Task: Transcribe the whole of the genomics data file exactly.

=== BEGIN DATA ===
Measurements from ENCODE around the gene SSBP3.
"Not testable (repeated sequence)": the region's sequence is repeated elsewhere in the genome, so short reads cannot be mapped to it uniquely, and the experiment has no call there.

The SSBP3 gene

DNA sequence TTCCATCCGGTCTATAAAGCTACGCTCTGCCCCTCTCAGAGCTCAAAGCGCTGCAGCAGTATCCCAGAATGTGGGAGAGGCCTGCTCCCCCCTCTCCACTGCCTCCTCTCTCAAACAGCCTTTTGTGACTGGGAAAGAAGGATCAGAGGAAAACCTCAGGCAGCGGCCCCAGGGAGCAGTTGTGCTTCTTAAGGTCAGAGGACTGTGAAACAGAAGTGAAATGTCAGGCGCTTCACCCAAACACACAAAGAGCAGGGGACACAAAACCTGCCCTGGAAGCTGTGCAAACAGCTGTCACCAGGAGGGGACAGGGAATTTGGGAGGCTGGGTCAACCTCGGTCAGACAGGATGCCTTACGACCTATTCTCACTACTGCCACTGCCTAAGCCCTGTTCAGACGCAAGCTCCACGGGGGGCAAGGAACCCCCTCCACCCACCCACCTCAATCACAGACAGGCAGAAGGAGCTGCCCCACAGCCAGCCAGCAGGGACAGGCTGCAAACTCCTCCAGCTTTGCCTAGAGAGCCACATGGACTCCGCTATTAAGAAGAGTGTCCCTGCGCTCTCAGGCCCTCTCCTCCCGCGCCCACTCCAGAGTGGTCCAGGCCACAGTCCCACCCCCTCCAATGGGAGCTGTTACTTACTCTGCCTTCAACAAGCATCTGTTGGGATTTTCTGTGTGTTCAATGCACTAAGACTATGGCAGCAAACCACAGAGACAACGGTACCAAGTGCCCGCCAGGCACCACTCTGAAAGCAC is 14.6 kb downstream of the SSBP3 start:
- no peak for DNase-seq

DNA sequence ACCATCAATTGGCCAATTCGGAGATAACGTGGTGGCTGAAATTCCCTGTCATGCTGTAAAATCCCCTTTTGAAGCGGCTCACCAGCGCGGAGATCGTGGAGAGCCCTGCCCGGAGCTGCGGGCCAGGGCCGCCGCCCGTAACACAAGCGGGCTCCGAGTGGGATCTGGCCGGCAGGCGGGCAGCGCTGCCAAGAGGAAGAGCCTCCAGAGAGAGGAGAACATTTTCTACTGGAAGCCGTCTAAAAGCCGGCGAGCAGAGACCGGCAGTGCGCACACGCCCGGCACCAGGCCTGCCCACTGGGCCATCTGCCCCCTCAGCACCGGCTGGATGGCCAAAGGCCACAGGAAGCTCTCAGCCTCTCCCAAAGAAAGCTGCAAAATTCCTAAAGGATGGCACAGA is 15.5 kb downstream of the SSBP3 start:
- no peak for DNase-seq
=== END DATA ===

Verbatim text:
Measurements from ENCODE around the gene SSBP3.
"Not testable (repeated sequence)": the region's sequence is repeated elsewhere in the genome, so short reads cannot be mapped to it uniquely, and the experiment has no call there.

The SSBP3 gene

DNA sequence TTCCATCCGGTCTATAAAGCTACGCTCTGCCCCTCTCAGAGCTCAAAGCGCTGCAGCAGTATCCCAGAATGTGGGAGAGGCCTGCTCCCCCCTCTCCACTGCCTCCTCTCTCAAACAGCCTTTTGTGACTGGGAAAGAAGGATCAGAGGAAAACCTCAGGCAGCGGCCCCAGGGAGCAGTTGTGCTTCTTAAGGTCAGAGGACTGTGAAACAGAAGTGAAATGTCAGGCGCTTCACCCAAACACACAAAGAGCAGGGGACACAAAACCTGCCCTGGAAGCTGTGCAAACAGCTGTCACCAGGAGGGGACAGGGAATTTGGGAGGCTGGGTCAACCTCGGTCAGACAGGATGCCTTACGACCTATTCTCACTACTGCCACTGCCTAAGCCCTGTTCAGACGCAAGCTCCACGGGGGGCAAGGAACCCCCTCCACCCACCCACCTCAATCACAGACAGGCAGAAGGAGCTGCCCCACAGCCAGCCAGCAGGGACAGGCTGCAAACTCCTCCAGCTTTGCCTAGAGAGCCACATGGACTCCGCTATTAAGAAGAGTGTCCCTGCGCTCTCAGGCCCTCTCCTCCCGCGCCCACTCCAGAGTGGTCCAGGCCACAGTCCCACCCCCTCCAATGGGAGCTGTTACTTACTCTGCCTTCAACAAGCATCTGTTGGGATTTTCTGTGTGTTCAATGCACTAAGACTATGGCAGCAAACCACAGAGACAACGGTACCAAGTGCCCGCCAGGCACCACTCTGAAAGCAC is 14.6 kb downstream of the SSBP3 start:
- no peak for DNase-seq

DNA sequence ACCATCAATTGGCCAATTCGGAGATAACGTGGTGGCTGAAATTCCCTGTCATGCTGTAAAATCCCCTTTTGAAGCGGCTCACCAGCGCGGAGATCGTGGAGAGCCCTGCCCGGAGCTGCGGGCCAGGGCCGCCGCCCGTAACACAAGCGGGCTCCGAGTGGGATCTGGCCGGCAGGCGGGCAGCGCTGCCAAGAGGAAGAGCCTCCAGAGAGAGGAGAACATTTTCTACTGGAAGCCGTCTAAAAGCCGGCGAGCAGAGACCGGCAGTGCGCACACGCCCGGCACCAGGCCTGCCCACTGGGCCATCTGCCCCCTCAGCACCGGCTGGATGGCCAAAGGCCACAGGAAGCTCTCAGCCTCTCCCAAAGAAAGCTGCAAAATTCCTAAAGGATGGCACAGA is 15.5 kb downstream of the SSBP3 start:
- no peak for DNase-seq